Next year, I turn 30. I’ve spent over half a decade now in difficult solitude, despite the people around me who love me. The walls have gotten so high I can’t seem to climb them, and I seem to have crash-landed in a Gordian knot. Every time I come close to unraveling one part, another part tangles hopelessly. In other words, I’m a hot mess.
Amy posted a poem at IB that I find particularly striking. I’m feeling particularly morose today (could you tell?) so I’ll leave you with it:
Not Waving but Drowning
by Stevie Smith
Nobody heard him, the dead man,
But still he lay moaning:
I was much further out than you thought
And not waving but drowning.
Poor chap, he always loved larking
And now he’s dead
It must have been too cold for him his heart gave way,
Oh, no no no, it was too cold always
(Still the dead one lay moaning)
I was much too far out all my life
And not waving but drowning.
Last night, I saw someone engage with a fellow atheist on Twitter, and for some reason, I felt the need to jump in. Oh, I remember–they had said, “Suppose God is real, just a hypothetical.” My digital acquaintance replied, “Which god?”; I felt, though, that this was an irrelevant question. The hypothetical made me itchy. I sent a reply of my own:
And that got the ball rolling on a conversation that made me moan, groan, and wish I didn’t feel the need to interfere with such things.
First, he asked me what I would consider “evidence” of God’s existence. I said, the same evidence that lets us know anything else exists. The majority of people must have the capacity to experience the evidence; it can’t be something that can be explained away naturally (it can’t be a regular guy with no Godlike powers pretending to be God, it can’t be pointing to a perfectly natural phenomenon and saying “The sky is blue–because God!”, it has to be measurable, concrete evidence). I tried to cover the bases as well as I could, because really? Anybody who has to ask you what kind of evidence you need is someone who is looking for a loophole. Pro tip: IT IS ALWAYS THE KIND OF EVIDENCE THAT IS EVIDENCE. I need the same kind of evidence to convince me that God exists as I do to convince me that the couch I’m sitting on exists, or trees exist, or my car exists, or India exists, or anything exists.
That having been said, he makes his opening volley: “Have you ever heard of Anthony [sic] Flew?” Immediately, I am suspicious. Because I have not heard of this person, for one thing. So I go to look him up, browse Wikipedia and some of the source sites, and laugh.
“Are you mentioning him because he was an atheist who changed his mind?”‘
I guessed this first because I have seen a number of theists argue this as though they’ve just put one over on us. With Dawkins’ recent admission that he doesn’t “know” that there’s no god, I’ve actually seen it a lot lately. Another tip: one atheist shifting or revealing a hidden or new opinion about the origins of life means . . . nothing. It means nothing at all regarding the existence of god if Richard Dawkins explains that he doesn’t know for absolute certain if god exists or not. Pointing at these occurrences and saying “ha-HA! One of your own tribe changed his/her mind, so I must be correct!” is like me pointing at all of the people who grew up Christian and became atheist and saying the same. This argument is unconvincing because it’s based on nothing but someone’s opinion and not on actual evidence. Please stop using this stupid non-argument.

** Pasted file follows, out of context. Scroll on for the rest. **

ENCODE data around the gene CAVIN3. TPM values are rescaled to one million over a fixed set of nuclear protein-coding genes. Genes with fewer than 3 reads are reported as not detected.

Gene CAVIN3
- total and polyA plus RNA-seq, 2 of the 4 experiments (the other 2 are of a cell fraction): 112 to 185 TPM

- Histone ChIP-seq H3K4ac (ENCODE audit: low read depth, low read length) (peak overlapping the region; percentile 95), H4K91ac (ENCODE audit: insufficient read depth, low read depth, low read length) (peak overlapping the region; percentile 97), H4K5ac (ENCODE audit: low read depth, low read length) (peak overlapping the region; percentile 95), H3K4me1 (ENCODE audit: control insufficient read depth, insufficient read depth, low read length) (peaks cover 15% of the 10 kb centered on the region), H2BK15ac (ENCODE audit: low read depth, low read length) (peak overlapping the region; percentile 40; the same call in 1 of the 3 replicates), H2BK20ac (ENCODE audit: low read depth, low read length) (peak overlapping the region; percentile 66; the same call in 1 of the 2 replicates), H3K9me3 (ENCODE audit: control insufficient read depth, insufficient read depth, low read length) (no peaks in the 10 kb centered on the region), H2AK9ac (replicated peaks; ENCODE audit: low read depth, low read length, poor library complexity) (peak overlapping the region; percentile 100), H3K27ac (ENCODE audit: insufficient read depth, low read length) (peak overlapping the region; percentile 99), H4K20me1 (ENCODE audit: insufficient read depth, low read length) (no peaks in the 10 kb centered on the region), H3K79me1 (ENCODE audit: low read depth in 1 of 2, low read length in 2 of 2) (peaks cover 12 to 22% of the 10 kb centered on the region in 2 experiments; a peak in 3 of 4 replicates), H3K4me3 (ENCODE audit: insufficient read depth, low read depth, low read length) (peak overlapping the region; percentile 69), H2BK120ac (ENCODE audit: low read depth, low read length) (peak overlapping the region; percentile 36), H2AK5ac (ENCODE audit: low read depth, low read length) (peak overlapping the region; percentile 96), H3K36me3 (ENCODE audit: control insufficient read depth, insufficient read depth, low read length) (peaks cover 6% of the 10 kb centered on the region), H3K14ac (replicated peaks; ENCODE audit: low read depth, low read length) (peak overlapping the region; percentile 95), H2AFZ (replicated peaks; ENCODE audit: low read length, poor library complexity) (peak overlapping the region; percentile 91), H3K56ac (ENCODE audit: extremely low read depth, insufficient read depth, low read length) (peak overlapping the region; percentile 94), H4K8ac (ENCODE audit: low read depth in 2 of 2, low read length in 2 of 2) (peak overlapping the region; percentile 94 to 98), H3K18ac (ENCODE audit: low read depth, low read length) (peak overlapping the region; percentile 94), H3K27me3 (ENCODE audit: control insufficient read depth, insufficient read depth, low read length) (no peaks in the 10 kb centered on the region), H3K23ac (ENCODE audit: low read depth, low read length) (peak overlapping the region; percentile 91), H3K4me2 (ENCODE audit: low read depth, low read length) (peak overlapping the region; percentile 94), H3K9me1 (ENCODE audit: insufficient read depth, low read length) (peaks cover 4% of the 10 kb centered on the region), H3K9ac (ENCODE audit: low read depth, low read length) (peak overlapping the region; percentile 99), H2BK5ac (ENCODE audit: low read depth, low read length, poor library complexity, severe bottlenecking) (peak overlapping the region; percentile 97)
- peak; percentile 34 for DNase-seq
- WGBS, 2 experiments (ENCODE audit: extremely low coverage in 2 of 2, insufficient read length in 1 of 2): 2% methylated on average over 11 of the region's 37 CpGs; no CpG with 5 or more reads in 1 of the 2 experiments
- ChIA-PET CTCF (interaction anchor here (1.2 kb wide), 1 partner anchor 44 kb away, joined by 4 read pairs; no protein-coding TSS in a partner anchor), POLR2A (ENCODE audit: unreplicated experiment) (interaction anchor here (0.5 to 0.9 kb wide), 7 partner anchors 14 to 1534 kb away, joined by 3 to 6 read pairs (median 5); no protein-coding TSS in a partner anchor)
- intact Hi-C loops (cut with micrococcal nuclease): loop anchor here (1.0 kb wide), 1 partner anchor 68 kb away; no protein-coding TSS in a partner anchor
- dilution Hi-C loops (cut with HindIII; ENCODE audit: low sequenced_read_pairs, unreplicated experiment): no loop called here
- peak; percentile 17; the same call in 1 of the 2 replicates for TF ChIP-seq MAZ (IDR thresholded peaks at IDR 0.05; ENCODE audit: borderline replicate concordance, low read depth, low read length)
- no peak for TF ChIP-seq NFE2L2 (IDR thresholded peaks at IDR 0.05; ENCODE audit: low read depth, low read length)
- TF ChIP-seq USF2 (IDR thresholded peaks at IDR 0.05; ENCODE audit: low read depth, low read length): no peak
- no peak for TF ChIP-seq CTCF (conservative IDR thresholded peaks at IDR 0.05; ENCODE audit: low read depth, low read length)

I was wrong, though–that wasn’t the reason. Dude shot back: “no that he found scientific data that there must be a creator”
I laughed. I can’t help it. I laughed so much. Not to be unkind, just at the absurdity of it. You’re asking me to swallow a lot of things when you say this:
- You’re asking me to believe that someone found actual, undeniable scientific proof that God exists and it hasn’t been cross-verified by every scientist forever and put on the cover of every magazine, newspaper, news site, copy of the Left Behind series, and episode of the 700 club.
- You’re asking me to believe that someone found actual, undeniable scientific proof that God exists and certain theists that frequently battle us on Twitter haven’t been rubbing our noses in it and screaming “IN YOUR FACE!”
- More often than not (and this was the case here), you’re asking me to believe that a non-scientist found actual, undeniable scientific proof that God exists, and that scientists didn’t find it.
- You’re asking me to believe that such proof even could exist.
I explained to the gentleman that Flew was not a scientist, so his theories about the complexity of DNA were about as helpful as a painter’s theories about neurosurgery. My new friend said, no, Flew was a scientist. I said, no, he studied philosophy, Japanese, and humanities, and was in the Royal Air Force; he did not have a degree in biology, nor could I find any information in various bios that stated that he did any kind of work at all in the field of biology–or any other scientific field, for that matter. I said, this is a classic “god of the gaps” argument and the logic is clearly flawed. My new friend went away rather suddenly.
I was sort of baffled that a person could throw out a name and a backstory as an “argument” and not bother doing a shred of research. It took me about 5 minutes of looking at various things Flew said and did in his life to break what he said about god and the “complexities of DNA” down into the garbage that it is. I’m baffled, but I know that religious belief–faith–is by its own nature irrational, so I guess I shouldn’t be surprised. Still.